According to a collection of analysis papers that Indian officials say represent their government’s assessment of China’s behavior, the Indian government believes a deadly skirmish between its military and Chinese troops in contested part of the Himalayas portends a broader campaign by Beijing to envelop the South Asian power with its military and economic influence.
The recent clash in the Galwan River Valley, where both sides had inserted military forces in support of their own territorial claims, represents a nefarious and protracted effort by Beijing, says the document.
The Indian government links the latest encounter in Ladakh to what it describes as Beijing’s sweeping imperialist designs.
Its expansionism “eschews direct military action but resorts to coercive diplomacy by penetrating and undermining sovereignty and economies of many countries,” according to one of the documents.
In the June 15 clash, at least 20 Indian soldiers were killed, and American intelligence believes 35 Chinese troops also died.
The encounter witnessed hand-to-hand combat in the inhospitable region straddling northern India and southwest China. The circumstances leading to the clash remain not entirely clear, though each country faults the other for building infrastructure in the strategically consequential mountain region where the borders of India, China and Pakistan meet.
With this move, India believes Beijing seeks to grab greater control of the mountain regions along China’s southwest border – contested territory loosely demarcated by a tentative agreement known as the Line of Actual Control (LAC) – in an attempt to gain greater accessibility to its partner Pakistan.
A $60 billion deal between the two countries, known as the China-Pakistan Economic Corridor – part of China’s broader “Belt and Road” infrastructure initiative – would grant Beijing direct access over land to the sea through at least two routes in Pakistan.
Beyond expanding China’s commercial shipping network, the new routes would also allow Beijing to bypass the Straits of Malacca – a choke point between Malaysia and Indonesia that the U.S. Navy closely patrols with its regional allies and partners.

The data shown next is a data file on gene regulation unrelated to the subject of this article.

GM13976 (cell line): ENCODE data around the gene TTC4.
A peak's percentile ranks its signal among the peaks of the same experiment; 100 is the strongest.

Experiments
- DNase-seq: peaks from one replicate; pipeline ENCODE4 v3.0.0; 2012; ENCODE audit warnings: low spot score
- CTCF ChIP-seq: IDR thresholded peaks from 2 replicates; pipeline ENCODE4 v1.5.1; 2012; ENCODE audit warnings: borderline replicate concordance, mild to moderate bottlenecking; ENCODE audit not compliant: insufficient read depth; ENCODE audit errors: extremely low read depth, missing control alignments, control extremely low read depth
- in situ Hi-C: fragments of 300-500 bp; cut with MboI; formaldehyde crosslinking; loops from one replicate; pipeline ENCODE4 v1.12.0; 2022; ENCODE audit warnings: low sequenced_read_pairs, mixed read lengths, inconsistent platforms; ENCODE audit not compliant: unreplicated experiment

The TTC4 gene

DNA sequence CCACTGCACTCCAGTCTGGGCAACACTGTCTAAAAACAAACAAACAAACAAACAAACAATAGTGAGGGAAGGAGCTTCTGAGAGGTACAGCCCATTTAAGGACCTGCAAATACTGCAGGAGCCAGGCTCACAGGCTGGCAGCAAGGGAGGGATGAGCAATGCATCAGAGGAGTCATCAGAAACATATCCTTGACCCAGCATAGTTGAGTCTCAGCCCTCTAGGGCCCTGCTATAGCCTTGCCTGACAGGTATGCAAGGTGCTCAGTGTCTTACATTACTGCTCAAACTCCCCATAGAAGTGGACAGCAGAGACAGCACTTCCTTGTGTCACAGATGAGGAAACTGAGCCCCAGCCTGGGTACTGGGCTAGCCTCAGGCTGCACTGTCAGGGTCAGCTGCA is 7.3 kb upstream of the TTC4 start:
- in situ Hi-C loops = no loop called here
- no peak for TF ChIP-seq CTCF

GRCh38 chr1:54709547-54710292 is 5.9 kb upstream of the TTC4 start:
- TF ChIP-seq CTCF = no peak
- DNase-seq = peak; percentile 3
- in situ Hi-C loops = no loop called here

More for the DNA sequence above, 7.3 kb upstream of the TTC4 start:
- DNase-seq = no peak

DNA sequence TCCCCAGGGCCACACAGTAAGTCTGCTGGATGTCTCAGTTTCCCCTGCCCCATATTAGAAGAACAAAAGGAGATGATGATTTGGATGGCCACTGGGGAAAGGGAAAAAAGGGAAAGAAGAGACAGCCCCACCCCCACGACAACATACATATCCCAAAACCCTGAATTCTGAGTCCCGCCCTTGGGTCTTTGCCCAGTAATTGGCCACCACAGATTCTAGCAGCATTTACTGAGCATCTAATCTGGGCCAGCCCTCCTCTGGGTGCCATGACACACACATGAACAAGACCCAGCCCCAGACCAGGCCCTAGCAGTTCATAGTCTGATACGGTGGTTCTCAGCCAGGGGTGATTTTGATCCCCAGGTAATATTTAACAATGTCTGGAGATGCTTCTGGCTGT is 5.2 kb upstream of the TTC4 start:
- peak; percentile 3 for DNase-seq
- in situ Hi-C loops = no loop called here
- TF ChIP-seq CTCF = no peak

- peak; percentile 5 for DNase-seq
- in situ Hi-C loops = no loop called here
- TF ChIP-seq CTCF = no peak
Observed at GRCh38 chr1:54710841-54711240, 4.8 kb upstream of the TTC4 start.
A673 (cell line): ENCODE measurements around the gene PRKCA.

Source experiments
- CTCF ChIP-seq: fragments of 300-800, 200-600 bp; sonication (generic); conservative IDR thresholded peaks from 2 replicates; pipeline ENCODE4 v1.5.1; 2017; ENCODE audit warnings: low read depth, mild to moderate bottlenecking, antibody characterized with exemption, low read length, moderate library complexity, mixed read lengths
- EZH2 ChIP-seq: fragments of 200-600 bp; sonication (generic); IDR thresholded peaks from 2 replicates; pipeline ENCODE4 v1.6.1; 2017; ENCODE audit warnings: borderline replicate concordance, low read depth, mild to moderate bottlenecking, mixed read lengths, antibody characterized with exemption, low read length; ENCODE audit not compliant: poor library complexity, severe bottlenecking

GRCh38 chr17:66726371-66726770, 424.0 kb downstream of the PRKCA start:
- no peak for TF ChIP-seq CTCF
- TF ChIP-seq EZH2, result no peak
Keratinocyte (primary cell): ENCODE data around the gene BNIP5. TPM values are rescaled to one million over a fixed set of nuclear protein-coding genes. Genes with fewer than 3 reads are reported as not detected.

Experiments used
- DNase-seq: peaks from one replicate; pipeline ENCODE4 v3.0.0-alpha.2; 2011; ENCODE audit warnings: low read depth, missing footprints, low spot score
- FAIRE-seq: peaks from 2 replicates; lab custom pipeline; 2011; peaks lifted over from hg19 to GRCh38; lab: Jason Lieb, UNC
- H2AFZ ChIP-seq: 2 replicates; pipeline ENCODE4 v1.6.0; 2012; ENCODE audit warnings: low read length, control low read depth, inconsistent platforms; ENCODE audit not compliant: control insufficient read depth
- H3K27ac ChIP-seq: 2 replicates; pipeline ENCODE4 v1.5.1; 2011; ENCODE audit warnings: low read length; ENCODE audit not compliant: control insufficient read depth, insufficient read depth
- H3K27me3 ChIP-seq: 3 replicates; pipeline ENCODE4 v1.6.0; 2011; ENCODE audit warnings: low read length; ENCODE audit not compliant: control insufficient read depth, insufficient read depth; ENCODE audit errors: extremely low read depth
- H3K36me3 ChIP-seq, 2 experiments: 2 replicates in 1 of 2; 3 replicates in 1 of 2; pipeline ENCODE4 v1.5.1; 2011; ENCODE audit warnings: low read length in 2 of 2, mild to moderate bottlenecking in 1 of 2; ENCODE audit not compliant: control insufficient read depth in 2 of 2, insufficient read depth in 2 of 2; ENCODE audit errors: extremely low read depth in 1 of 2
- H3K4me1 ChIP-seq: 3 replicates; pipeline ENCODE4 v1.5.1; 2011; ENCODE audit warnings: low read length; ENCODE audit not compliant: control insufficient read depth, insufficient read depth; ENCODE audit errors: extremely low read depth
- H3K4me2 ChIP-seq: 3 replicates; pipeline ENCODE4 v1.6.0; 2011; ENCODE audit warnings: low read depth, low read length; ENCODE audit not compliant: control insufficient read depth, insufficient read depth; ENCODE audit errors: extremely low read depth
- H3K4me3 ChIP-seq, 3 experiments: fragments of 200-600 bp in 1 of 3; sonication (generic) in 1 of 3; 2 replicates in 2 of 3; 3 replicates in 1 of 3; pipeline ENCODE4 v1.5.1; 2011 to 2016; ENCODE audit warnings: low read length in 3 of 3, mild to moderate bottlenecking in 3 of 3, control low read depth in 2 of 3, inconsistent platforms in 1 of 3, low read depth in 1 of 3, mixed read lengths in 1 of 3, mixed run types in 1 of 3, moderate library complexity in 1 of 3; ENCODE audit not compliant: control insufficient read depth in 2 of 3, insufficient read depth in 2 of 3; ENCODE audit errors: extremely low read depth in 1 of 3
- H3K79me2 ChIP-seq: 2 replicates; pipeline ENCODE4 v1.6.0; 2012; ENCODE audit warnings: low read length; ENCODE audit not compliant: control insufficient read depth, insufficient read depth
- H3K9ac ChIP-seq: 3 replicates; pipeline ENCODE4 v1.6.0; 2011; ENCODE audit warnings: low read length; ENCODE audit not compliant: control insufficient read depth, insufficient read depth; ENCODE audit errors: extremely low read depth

To create reliable access to those projects in Pakistan, the government in New Delhi believes China must first try to oust Indian troops occupying positions in the contested region and link the Chinese-controlled Aksai Chin area – near the site of the 15 June skirmish – with the contested Shaksgam Valley region more than 100 miles away toward Pakistan.
That troop presence “is preventing a military and territorial link up between China and Pakistan. And China sees it as a security risk to CPEC and all the related investments,” according to one of the papers.
Another paper points to the timing of the apparent Chinese attempt to gain control of a contested area in June, indicating it was linked to its intent to build more infrastructure in the region.
The extremely rugged terrain is only passable in the warmer months, meaning any major construction projects must begin in the springtime so they can be completed before snows set in by November.
The Indian assessment comes as the Trump administration has increased pressure on China, issuing retaliatory sanctions against Beijing after it imposed sanctions on a collection of U.S. lawmakers.
China has also moved swiftly to force greater control over Hong Kong with its imposition of national security law. China has warned of more sanctions against the U.S. government if it persists in creating legislation punishing Beijing for its moves on Hong Kong.
Analysts are of the view that China’s latest operations at the extreme front of territory it claims as its own represent a noticeable break from its prior activity.
“It’s clearly a new category of standoff,” says Taylor Fravel, director of the Massachusetts Institute of Technology’s Security Studies Program and an expert on China-India border disputes.
“This time, you have China deploying more troops in more places at the same time. Clearly there is a change.”
It does appear that China is attempting to establish greater linkages in the region, Fravel says, adding, “The terrain is rugged, the connectivity has already been bad. They would need to build more.”
However, some analysts in the U.S. have taken issue with aspects of the Indian government assessment. Fravel questions the extent to which the June clash directly ties to China’s intentions in Pakistan or the CPEC corridor, not in the least because the great distances between the site of the skirmish and the border with Pakistan, more than 200 miles away.